2004-04-09 / Community

Eye On Physical Therapy

By Tim Rohrs

I often relate the following story to my patients with arthritis of the knees. A few years ago, I would take my 73-year-old mother and my wife shopping at Roosevelt Field Mall on Friday evenings.

I would call my mother and ask her what time did she want to be picked up. On a certain Friday night, she replied that her knees were very bad that day with arthritis and she would not be going to the mall that night. The next week I got the same response. On the third week, I got the same re sponse and decided that I had to intervene. I explained to her that the decisions she was making tonight could negatively impact on her functional status five years from now.

She had fallen into arthritis trap. I explained to her that the more she decides to "take it easy" and "wait until her knees feel better", the weaker and stiffer her knees are going to get. The arthritis does not reverse itself. It will always be there, unless a joint replacement surgery is performed. Again, she will decide to stay off them and continue to add to her weakness and stiffness as well as decrease in her cardio vascular and cardio pulmonary function. Today, it is just a decision to stay home, but where do those decisions lead us? How will she be functioning in five years? At a minimum she will use a cane or walker, or a wheelchair.

Knee pain in the elderly is one of the most common conditions physical therapists must treat, and one of the most debilitating. Knee pain due to Osteo Arthritis causes a sequence of events, which can then restrict day-to-day activities and negatively effect social interactions with others. Pain, stiffness, swelling and weakness are some of the results of arthritis.

The cartilage of the knee is similar in appearance to the cartilage one might see while eating a chicken leg. It is bright white and very shiny. The ability of the cartilage to provide a slick surface is imperative for proper movement. To give an example of how slippery it is, we can compare the coefficient of friction for different things. The coefficient of friction for two solid pieces of ice sliding on one another at 0B0 Celsius is 0.1. The coefficient of friction of cobalt chrome on polyethylene, which is the typical materials used in joint replacement, is 0.01 to 0.05. The coefficient of friction of normal cartilage is 0.005 to 0.02. Clearly, the normal cartilage provides an excellent surface for smooth movement.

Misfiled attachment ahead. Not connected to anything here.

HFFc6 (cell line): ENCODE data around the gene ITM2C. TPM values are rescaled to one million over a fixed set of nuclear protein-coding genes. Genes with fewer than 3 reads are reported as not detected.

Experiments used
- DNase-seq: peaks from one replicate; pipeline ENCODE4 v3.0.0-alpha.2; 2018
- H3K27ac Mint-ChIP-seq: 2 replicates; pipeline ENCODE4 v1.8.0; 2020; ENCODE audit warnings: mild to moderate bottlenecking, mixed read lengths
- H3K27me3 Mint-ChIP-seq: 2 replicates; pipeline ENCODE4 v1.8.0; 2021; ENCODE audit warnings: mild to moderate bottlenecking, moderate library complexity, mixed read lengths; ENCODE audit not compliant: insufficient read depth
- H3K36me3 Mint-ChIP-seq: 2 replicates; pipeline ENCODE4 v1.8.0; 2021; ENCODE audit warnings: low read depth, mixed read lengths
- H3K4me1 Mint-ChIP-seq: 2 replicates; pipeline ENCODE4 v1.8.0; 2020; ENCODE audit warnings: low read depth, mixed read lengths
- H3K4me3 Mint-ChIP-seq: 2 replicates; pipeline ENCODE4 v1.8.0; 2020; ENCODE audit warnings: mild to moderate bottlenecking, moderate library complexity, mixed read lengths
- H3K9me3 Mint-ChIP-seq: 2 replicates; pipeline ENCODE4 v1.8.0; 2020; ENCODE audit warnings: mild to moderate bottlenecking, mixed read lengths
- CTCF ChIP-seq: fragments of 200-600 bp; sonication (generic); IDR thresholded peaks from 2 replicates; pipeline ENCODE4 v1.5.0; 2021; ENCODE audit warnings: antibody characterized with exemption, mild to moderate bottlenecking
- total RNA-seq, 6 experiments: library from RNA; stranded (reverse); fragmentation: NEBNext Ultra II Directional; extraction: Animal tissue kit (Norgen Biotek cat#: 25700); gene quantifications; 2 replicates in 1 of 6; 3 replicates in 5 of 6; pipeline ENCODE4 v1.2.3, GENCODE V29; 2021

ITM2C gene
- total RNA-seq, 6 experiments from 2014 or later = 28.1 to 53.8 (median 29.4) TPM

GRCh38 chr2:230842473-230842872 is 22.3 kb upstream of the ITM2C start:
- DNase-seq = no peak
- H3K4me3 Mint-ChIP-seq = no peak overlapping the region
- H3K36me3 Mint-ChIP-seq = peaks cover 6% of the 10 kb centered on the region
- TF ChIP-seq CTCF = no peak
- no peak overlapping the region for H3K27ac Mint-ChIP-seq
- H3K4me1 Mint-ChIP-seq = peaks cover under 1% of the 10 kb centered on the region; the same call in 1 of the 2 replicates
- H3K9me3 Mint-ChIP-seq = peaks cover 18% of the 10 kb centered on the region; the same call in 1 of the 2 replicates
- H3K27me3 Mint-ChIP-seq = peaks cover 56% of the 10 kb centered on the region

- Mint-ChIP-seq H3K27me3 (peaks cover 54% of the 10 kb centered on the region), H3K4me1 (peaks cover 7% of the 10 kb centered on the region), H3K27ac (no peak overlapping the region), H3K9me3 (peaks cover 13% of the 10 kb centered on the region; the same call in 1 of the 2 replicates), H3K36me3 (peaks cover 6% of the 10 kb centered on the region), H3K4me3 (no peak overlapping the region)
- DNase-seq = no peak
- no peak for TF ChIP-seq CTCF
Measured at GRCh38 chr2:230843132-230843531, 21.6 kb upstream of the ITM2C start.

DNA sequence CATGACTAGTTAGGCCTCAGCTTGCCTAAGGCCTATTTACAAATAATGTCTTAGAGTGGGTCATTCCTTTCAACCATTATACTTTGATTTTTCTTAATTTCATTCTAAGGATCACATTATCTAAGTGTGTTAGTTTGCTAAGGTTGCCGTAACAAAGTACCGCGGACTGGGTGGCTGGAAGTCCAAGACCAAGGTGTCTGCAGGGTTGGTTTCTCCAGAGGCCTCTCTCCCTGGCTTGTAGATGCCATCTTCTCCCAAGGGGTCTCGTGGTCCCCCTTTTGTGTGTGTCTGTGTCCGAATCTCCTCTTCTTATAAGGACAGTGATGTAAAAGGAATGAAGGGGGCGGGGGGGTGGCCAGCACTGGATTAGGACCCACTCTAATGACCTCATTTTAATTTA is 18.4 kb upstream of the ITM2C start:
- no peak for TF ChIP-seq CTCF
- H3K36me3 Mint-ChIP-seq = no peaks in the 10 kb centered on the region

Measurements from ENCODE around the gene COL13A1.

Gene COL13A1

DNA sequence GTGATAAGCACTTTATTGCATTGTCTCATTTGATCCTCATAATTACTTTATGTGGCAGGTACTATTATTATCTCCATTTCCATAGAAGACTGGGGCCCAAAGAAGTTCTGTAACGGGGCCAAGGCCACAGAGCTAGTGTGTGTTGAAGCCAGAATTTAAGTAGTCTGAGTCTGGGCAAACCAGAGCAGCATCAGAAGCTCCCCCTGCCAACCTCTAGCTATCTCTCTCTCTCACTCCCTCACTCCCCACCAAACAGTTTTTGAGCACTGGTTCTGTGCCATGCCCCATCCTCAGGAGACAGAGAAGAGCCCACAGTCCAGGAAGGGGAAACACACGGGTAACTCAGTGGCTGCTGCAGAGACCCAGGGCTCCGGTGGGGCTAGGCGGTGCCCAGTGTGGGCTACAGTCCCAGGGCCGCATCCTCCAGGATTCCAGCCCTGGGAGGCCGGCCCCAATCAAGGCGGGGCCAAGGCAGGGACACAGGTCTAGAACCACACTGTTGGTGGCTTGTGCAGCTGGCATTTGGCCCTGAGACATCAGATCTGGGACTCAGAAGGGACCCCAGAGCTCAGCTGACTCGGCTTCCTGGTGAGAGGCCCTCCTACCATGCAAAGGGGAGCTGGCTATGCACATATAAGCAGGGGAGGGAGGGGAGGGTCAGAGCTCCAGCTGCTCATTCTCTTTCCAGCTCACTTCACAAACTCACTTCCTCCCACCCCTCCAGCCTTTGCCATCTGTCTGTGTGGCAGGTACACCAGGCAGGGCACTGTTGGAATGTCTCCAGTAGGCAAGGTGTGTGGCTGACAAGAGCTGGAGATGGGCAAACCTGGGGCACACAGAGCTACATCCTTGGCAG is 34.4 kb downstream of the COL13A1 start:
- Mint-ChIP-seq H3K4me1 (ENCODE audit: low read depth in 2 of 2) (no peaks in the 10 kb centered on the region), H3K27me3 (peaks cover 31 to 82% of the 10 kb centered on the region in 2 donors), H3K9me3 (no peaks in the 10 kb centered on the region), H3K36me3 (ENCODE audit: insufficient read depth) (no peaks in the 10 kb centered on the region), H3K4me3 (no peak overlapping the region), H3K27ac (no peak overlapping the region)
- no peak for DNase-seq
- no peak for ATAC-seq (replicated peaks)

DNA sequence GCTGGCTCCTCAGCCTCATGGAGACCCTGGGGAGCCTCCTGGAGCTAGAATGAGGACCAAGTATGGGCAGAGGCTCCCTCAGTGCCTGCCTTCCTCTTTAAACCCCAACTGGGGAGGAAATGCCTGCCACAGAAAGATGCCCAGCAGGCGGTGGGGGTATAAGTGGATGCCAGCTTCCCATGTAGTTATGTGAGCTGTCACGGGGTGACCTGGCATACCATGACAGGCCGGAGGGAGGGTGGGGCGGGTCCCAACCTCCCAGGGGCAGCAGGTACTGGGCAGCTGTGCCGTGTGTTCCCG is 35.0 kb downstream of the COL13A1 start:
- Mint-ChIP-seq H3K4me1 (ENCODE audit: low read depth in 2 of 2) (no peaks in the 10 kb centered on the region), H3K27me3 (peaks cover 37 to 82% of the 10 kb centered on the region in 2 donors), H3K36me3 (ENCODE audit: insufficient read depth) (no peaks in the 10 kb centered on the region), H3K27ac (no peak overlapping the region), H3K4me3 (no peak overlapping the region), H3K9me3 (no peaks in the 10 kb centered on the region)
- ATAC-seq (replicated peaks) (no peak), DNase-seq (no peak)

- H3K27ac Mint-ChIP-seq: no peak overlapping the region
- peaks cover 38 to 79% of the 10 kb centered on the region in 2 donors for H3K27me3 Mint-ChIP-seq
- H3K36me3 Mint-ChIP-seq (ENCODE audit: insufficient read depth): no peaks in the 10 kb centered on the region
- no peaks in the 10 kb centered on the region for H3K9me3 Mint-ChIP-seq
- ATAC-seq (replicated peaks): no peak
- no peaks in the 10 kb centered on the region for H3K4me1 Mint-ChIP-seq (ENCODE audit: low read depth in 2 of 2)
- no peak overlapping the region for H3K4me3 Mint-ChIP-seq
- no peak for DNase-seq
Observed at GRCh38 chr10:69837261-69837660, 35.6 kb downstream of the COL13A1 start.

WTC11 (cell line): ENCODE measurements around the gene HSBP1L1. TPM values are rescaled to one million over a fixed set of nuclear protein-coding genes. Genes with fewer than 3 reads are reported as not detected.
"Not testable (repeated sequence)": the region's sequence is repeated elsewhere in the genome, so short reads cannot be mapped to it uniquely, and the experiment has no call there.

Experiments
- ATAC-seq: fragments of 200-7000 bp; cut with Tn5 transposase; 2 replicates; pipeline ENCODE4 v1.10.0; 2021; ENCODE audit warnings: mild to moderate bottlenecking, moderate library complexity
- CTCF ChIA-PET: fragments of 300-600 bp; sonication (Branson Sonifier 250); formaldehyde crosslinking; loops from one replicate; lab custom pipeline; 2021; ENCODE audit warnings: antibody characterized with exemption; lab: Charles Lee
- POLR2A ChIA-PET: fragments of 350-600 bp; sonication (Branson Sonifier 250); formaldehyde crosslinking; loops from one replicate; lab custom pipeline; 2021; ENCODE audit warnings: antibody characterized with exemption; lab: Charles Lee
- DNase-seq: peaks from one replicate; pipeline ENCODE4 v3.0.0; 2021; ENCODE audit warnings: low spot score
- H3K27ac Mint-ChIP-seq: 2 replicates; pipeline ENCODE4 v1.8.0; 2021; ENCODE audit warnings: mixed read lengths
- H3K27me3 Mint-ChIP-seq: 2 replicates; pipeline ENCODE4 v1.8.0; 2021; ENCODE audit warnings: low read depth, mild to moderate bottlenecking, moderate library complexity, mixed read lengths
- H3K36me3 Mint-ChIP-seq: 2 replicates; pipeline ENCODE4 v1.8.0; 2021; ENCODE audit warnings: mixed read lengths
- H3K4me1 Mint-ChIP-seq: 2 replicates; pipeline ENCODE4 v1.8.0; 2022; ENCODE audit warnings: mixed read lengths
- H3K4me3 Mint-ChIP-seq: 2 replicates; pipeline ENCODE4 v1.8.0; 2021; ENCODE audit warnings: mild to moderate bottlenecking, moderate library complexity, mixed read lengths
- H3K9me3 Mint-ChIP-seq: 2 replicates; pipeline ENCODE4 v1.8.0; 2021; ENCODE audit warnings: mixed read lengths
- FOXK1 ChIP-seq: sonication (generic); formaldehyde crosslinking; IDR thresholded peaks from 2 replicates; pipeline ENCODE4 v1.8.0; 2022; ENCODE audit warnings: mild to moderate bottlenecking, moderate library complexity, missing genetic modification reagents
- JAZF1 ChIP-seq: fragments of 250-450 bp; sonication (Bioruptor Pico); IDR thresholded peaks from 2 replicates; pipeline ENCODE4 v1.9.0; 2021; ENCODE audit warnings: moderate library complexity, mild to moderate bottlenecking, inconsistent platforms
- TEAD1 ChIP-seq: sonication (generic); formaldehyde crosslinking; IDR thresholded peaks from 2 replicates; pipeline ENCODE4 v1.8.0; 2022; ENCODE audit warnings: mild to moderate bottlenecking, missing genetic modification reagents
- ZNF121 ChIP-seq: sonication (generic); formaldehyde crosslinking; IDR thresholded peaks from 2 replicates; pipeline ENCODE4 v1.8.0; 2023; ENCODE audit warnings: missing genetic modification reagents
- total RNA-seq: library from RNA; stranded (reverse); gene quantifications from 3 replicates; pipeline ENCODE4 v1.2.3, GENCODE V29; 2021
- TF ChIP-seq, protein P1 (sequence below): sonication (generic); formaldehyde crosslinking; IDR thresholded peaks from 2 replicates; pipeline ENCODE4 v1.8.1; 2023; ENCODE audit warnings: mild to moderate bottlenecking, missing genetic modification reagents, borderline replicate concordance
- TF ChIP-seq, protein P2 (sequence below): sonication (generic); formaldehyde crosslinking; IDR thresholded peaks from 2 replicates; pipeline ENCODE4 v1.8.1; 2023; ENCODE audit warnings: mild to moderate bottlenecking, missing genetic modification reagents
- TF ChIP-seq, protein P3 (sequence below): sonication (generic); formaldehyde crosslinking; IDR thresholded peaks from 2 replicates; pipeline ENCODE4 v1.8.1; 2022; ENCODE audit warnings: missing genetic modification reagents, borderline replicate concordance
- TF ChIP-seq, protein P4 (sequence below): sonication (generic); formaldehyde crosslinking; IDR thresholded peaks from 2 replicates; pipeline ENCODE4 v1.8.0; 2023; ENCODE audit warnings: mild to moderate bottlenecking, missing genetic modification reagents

As we age, the joint surfaces start to deteriorate and become pitted and worn. As this happens, the friction be comes more, and the surface is less slippery. The body mobilizes the im mune system to clean up the area that gets worn. White blood cells infiltrate the area and literally encapsulate the debris to remove it.

This is the first stage of inflammation, resulting in pain and swelling.

Anyway, my speech had its desired effect: she told me to pick her up in 15 minutes and has not missed a Friday night trip to the mall since.


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